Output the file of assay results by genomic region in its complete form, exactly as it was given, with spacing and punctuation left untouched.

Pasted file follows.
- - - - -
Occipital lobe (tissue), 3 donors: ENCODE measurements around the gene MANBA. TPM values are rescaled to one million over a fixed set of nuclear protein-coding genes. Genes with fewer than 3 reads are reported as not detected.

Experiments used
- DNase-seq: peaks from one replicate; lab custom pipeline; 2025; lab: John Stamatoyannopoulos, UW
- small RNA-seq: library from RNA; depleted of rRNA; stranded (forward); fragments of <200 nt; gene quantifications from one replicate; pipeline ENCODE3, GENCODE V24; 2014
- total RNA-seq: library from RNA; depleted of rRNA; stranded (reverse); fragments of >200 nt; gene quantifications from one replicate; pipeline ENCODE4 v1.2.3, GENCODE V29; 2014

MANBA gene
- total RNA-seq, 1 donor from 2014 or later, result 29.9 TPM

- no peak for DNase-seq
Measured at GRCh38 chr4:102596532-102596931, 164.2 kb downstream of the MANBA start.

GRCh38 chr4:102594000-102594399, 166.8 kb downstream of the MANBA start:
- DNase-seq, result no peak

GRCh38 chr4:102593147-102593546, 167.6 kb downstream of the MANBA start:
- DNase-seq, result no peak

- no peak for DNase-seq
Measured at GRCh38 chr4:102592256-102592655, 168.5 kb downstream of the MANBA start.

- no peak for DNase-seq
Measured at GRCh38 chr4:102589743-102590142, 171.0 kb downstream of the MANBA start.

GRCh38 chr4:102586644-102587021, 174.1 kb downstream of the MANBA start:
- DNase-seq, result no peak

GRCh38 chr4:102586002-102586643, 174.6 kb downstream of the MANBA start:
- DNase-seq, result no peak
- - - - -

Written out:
Occipital lobe (tissue), 3 donors: ENCODE measurements around the gene MANBA. TPM values are rescaled to one million over a fixed set of nuclear protein-coding genes. Genes with fewer than 3 reads are reported as not detected.

Experiments used
- DNase-seq: peaks from one replicate; lab custom pipeline; 2025; lab: John Stamatoyannopoulos, UW
- small RNA-seq: library from RNA; depleted of rRNA; stranded (forward); fragments of <200 nt; gene quantifications from one replicate; pipeline ENCODE3, GENCODE V24; 2014
- total RNA-seq: library from RNA; depleted of rRNA; stranded (reverse); fragments of >200 nt; gene quantifications from one replicate; pipeline ENCODE4 v1.2.3, GENCODE V29; 2014

MANBA gene
- total RNA-seq, 1 donor from 2014 or later, result 29.9 TPM

- no peak for DNase-seq
Measured at GRCh38 chr4:102596532-102596931, 164.2 kb downstream of the MANBA start.

GRCh38 chr4:102594000-102594399, 166.8 kb downstream of the MANBA start:
- DNase-seq, result no peak

GRCh38 chr4:102593147-102593546, 167.6 kb downstream of the MANBA start:
- DNase-seq, result no peak

- no peak for DNase-seq
Measured at GRCh38 chr4:102592256-102592655, 168.5 kb downstream of the MANBA start.

- no peak for DNase-seq
Measured at GRCh38 chr4:102589743-102590142, 171.0 kb downstream of the MANBA start.

GRCh38 chr4:102586644-102587021, 174.1 kb downstream of the MANBA start:
- DNase-seq, result no peak

GRCh38 chr4:102586002-102586643, 174.6 kb downstream of the MANBA start:
- DNase-seq, result no peak